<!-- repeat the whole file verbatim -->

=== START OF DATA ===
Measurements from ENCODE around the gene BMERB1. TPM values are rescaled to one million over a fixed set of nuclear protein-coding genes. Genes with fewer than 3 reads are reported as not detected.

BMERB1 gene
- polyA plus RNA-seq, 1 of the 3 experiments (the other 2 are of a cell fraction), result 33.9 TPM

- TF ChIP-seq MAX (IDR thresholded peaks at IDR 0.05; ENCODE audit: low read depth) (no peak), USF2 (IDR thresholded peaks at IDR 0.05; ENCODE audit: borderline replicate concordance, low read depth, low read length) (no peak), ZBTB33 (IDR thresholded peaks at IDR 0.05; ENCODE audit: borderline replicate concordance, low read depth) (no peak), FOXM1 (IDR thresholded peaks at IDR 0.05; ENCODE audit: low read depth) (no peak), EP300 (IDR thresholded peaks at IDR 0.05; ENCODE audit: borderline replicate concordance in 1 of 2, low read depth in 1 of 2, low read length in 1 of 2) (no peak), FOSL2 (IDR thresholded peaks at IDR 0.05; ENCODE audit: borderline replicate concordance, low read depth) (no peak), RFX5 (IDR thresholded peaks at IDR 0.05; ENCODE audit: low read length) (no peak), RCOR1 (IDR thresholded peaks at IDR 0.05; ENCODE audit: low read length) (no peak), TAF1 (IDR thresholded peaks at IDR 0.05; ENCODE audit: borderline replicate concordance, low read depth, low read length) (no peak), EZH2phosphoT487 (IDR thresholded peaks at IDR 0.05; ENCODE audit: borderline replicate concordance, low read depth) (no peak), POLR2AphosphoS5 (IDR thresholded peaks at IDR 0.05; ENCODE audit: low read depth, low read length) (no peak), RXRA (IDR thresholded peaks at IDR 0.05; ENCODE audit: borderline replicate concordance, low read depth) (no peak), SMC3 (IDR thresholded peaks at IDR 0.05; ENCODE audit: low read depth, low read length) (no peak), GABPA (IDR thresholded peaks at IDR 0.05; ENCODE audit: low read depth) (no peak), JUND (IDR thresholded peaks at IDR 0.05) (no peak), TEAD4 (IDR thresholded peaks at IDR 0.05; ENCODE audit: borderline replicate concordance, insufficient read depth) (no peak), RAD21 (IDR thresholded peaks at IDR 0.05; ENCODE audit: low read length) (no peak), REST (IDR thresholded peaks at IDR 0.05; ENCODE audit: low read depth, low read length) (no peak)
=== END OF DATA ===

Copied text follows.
Measurements from ENCODE around the gene BMERB1. TPM values are rescaled to one million over a fixed set of nuclear protein-coding genes. Genes with fewer than 3 reads are reported as not detected.

BMERB1 gene
- polyA plus RNA-seq, 1 of the 3 experiments (the other 2 are of a cell fraction), result 33.9 TPM

- TF ChIP-seq MAX (IDR thresholded peaks at IDR 0.05; ENCODE audit: low read depth) (no peak), USF2 (IDR thresholded peaks at IDR 0.05; ENCODE audit: borderline replicate concordance, low read depth, low read length) (no peak), ZBTB33 (IDR thresholded peaks at IDR 0.05; ENCODE audit: borderline replicate concordance, low read depth) (no peak), FOXM1 (IDR thresholded peaks at IDR 0.05; ENCODE audit: low read depth) (no peak), EP300 (IDR thresholded peaks at IDR 0.05; ENCODE audit: borderline replicate concordance in 1 of 2, low read depth in 1 of 2, low read length in 1 of 2) (no peak), FOSL2 (IDR thresholded peaks at IDR 0.05; ENCODE audit: borderline replicate concordance, low read depth) (no peak), RFX5 (IDR thresholded peaks at IDR 0.05; ENCODE audit: low read length) (no peak), RCOR1 (IDR thresholded peaks at IDR 0.05; ENCODE audit: low read length) (no peak), TAF1 (IDR thresholded peaks at IDR 0.05; ENCODE audit: borderline replicate concordance, low read depth, low read length) (no peak), EZH2phosphoT487 (IDR thresholded peaks at IDR 0.05; ENCODE audit: borderline replicate concordance, low read depth) (no peak), POLR2AphosphoS5 (IDR thresholded peaks at IDR 0.05; ENCODE audit: low read depth, low read length) (no peak), RXRA (IDR thresholded peaks at IDR 0.05; ENCODE audit: borderline replicate concordance, low read depth) (no peak), SMC3 (IDR thresholded peaks at IDR 0.05; ENCODE audit: low read depth, low read length) (no peak), GABPA (IDR thresholded peaks at IDR 0.05; ENCODE audit: low read depth) (no peak), JUND (IDR thresholded peaks at IDR 0.05) (no peak), TEAD4 (IDR thresholded peaks at IDR 0.05; ENCODE audit: borderline replicate concordance, insufficient read depth) (no peak), RAD21 (IDR thresholded peaks at IDR 0.05; ENCODE audit: low read length) (no peak), REST (IDR thresholded peaks at IDR 0.05; ENCODE audit: low read depth, low read length) (no peak)